What is this “stamp box” item?

Q&A

One of our readers recently sent us this question: While cleaning out my attic, I came across a meticulously wrapped stamp box. I cannot identify the stamps since I don’t read Chinese characters. However, I could understand the part on the cover that says “November 18, 1884.” The red stamp has “5Mn” written at the bottom, and the blue stamp has “10Mn” and “COREAN” written on it. Below those two stamps, there are couple of more other stamps displayed. The box is khaki-colored and printed with gold Chinese characters. The condition is so pristine that I am curious to know what this is, so I am contacting you. 

Here are the images sent by our reader:

 

 

 

Well, dear reader, do you know what this item is? Who produced it and when was this item created? For whom was it meant to be? We would love to hear from you, as we have never seen this type of item either.

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8 thoughts on “What is this “stamp box” item?

  1. This is not an official edition of the postal authority. 2-3 stamp dealers made collectively this
    philatelic kits and distributed them to the postal authority based on the semi-governmental
    contract. However, there is no official record that the postal authority approved them as the
    genuine products on the governmental level. Accordingly the stamps mounted on the page
    have their own original value, but the kit itself has hardly any additional meaning. You do not
    have to pay unreasonable money for that item. Anyway stamps are genuine.

    1. Thank you for your kind and informative response. I am truly grateful for your help in identifying the stamp.

      This stamp was a gift from my father’s close friend, Mr. Oh Myung, who was the Minister of Post and Telecommunications at the time. It is one of the official government stamps from a set that my father received along with Mr. Oh’s autograph.

      While I was able to identify other stamps with signatures, I was unable to decipher the contents of this particular stamp, which is written entirely in Chinese characters. Your detailed explanation has been immensely helpful.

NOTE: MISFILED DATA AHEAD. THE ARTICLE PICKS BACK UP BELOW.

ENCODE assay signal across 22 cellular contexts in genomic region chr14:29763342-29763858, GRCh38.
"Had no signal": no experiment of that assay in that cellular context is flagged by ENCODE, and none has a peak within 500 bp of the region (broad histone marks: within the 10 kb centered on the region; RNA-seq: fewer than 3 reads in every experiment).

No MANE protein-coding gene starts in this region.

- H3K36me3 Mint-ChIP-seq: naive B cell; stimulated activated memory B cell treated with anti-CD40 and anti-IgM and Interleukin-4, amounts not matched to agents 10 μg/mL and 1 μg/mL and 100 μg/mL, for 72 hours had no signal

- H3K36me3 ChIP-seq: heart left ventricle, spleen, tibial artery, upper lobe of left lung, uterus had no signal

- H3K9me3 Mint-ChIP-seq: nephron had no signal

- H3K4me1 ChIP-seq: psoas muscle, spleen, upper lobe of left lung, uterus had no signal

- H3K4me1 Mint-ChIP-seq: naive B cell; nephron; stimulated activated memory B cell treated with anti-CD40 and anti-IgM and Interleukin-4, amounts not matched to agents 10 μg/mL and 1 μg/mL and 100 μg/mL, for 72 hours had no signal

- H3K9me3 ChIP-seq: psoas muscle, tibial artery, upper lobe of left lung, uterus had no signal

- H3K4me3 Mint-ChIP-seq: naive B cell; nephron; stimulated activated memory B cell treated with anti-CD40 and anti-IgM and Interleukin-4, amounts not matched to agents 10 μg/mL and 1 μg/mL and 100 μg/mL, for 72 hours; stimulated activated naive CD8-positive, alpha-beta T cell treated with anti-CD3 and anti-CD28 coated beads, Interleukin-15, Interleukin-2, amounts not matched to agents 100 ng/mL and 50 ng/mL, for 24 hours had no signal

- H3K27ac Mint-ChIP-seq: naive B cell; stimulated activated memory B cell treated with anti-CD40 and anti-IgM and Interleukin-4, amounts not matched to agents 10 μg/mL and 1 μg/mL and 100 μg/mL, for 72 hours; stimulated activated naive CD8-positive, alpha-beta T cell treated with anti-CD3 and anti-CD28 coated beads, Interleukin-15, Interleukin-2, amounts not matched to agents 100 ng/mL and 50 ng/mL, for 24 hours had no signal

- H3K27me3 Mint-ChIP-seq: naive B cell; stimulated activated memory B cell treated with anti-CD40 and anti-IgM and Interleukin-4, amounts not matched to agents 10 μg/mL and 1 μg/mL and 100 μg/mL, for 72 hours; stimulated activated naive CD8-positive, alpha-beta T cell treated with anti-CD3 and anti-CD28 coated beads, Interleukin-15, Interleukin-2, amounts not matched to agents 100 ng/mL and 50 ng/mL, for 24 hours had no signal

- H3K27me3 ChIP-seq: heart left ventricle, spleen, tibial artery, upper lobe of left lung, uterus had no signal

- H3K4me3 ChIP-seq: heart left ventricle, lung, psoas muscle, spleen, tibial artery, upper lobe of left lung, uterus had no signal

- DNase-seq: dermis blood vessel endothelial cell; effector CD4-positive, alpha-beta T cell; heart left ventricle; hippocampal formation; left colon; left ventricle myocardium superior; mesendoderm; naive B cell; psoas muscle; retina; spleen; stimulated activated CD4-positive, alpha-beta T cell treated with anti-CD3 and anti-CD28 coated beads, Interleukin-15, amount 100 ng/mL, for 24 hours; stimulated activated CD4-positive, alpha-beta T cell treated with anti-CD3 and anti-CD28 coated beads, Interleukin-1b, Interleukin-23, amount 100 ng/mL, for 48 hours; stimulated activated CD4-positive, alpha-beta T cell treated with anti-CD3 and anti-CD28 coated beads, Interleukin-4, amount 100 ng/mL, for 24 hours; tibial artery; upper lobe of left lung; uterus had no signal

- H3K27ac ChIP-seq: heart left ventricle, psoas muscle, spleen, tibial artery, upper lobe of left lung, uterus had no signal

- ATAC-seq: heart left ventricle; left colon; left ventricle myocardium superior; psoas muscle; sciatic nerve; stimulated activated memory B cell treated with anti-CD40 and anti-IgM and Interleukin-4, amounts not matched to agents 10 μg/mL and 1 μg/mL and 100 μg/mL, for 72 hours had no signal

Thank you once again for your assistance.

      1. Thanks for too much undeserved appreciation. Minister Oh was one of the best ministers of all time regardless of the name of ministry. I also know him personally. As you commented, if the kit has some proofs with Oh’s signature in it, it could attract so-called Korean “OTAKU”s(Japanese term, hobby-maniac) Then, it might be sold with certain premium. I guess the postal authority in the past purchased the kits from the private dealers and provided high ranker officials of the Korean government with them. so that the high rankers could use them as gifts on the occasion of the meetings with foreign dignitaries.

  2. Dear Jin Hur, thanks very much for your quick identification of this book. It is fantastic now we have a member who is so knowable with Korean philately matters and can answer a lot of questions by our membership. Bob

    1. Actually my main topic is not Korea, but Japan. I beg your pardon that
      I am not omnipotent for all kinds of questions. Now I am encouraging other
      Korean experts to take part in the discussion more and more.

  3. This is a souvenir album of the first series of imperial Korea stamps. The album was made in around 1990s -2000s. It could be made by private company or Korea post, more likely a philatelic product. The stamps inside are genuine.

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